In response to these food safety and fraud concerns, during August 2003 the U.S. Meat Export Federation held technical seminars with the Ministry of Health, AQSIQ officials, and the meat trade on as wide range of meat trade issues. A better understanding of the U.S. Government and meat industry cooperation on export health certificates will hopefully help reduce these kinds of problems.
China continues practicing strict entry requirements for European products after the EU shut off most Chinese livestock and aquatic exports due to drug residue concerns. The EU's export share to China for both meat and offal dropped considerably in 2002 and in the first quarter of 2003. Simultaneously, the U.S. exports are increasing and cutting into the EU share because of stricter entry requirements from the EU and better quality U.S. pork products, according to traders.
During the first two quarters of 2003, U.S. offal exports to China more than doubled over the same period of the previous year. This pork market should remain stable, and imports in 2004 should be at or above this year's level. Offal imports in 2002 were lower than expected mainly because the decreased EU share of exports to China was so fast that the increased U.S. share could not compensate for it. Trade friction between the EU and China, coupled with competitive U.S. pork offal products, favors a shifting in the export share towards the United States.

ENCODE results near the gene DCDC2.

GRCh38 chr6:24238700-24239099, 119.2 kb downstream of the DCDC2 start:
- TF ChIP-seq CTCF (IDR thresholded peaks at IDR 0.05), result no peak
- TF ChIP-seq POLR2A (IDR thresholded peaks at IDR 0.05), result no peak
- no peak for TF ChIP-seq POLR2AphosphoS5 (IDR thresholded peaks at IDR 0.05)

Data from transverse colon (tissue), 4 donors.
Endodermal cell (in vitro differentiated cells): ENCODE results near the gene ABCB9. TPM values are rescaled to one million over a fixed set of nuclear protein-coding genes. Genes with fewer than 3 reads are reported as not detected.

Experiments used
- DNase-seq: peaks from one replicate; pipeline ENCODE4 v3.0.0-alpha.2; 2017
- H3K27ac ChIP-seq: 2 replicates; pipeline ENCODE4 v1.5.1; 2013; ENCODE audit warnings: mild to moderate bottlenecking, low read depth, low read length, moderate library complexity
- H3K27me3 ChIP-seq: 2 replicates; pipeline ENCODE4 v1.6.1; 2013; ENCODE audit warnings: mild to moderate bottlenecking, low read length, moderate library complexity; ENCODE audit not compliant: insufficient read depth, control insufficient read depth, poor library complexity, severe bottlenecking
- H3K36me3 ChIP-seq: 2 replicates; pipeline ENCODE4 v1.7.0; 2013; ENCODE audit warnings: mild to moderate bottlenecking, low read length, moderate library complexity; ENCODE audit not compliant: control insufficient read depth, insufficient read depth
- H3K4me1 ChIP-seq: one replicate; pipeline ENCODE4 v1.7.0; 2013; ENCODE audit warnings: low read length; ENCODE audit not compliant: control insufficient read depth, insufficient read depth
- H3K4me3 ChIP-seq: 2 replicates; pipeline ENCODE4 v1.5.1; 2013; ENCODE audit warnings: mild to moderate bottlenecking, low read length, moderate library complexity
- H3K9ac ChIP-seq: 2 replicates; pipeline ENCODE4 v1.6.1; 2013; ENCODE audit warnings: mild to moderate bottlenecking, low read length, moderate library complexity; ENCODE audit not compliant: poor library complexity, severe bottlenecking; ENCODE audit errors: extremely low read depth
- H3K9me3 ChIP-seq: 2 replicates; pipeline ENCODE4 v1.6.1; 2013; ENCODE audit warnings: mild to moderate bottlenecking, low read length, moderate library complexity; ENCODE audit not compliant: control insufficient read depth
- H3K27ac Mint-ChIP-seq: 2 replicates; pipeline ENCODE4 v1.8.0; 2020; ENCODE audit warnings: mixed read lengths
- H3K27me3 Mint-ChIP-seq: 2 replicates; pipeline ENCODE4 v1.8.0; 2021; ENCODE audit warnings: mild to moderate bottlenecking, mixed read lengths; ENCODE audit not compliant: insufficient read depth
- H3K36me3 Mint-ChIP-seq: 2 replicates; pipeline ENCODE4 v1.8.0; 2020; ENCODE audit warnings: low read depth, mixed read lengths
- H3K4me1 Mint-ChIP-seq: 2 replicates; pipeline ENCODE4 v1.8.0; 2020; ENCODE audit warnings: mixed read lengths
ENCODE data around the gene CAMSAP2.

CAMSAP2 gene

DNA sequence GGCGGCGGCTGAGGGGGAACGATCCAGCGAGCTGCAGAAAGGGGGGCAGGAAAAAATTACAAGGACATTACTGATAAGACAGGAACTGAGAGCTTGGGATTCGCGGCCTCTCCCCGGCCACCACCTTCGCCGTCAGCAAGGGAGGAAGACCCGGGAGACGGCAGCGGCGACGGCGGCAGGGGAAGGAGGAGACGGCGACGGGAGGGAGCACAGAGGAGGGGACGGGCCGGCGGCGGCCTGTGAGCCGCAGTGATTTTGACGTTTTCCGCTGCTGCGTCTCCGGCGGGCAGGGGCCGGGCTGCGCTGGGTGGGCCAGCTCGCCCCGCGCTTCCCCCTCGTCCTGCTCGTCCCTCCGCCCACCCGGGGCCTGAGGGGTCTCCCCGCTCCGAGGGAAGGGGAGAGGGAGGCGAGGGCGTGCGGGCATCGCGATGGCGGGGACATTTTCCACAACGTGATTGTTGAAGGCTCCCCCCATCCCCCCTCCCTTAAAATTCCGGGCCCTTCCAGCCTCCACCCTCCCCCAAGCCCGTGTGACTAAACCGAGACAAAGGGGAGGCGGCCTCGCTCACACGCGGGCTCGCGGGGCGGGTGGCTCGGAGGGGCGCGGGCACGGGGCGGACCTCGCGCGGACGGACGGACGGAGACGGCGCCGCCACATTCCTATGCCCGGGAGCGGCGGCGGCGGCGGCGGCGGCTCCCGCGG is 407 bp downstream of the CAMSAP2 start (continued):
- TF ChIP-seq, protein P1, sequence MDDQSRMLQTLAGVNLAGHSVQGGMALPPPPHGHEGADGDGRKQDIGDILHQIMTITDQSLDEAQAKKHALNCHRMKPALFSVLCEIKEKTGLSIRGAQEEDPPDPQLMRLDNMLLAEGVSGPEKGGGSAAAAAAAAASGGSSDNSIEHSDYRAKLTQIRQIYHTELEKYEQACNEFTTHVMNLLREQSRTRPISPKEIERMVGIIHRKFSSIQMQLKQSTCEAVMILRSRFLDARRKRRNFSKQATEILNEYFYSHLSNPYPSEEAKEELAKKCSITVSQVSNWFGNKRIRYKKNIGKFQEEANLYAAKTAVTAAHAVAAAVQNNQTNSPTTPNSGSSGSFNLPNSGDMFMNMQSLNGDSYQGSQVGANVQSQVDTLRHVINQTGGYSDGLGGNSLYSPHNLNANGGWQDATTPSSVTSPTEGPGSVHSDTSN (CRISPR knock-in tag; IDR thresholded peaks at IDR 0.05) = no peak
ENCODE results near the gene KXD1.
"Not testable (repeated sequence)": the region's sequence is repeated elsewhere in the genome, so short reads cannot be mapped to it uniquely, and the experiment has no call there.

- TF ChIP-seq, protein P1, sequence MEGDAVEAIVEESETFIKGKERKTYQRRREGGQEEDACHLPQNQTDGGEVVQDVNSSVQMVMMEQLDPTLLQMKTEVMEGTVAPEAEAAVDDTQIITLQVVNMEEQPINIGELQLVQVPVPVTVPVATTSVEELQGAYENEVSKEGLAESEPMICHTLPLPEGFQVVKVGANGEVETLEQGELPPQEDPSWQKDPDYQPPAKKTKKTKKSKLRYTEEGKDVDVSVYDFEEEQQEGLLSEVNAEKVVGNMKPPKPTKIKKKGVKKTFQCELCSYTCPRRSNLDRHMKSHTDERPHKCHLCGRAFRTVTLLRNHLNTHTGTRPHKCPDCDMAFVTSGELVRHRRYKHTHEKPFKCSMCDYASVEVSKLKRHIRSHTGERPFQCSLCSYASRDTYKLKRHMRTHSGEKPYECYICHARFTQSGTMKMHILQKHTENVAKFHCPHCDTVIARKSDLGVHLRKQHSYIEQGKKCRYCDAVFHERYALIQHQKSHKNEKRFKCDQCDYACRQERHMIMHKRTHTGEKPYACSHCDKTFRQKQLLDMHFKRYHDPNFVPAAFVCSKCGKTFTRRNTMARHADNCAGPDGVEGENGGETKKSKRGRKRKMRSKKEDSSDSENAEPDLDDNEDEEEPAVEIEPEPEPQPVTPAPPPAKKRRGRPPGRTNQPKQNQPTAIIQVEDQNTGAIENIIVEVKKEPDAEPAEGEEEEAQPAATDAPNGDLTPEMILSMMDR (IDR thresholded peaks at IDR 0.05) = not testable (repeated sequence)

Since Europe closed its market to most Chinese meat and aquatic products, China has shifted its strategy of focusing on pork exports to neighbouring countries or areas. Pork access to Russia, though not smooth, has made good process. Russia is now China's biggest export market. As the export volume to Russia in the first two quarters of 2003 already increased 7.6% of the total volume last year and the volume to Hong Kong is also growing, 25.4%, due to demand increases. China's total exports in 2003 are estimated to rise above last year's level and continue increasing in 2004.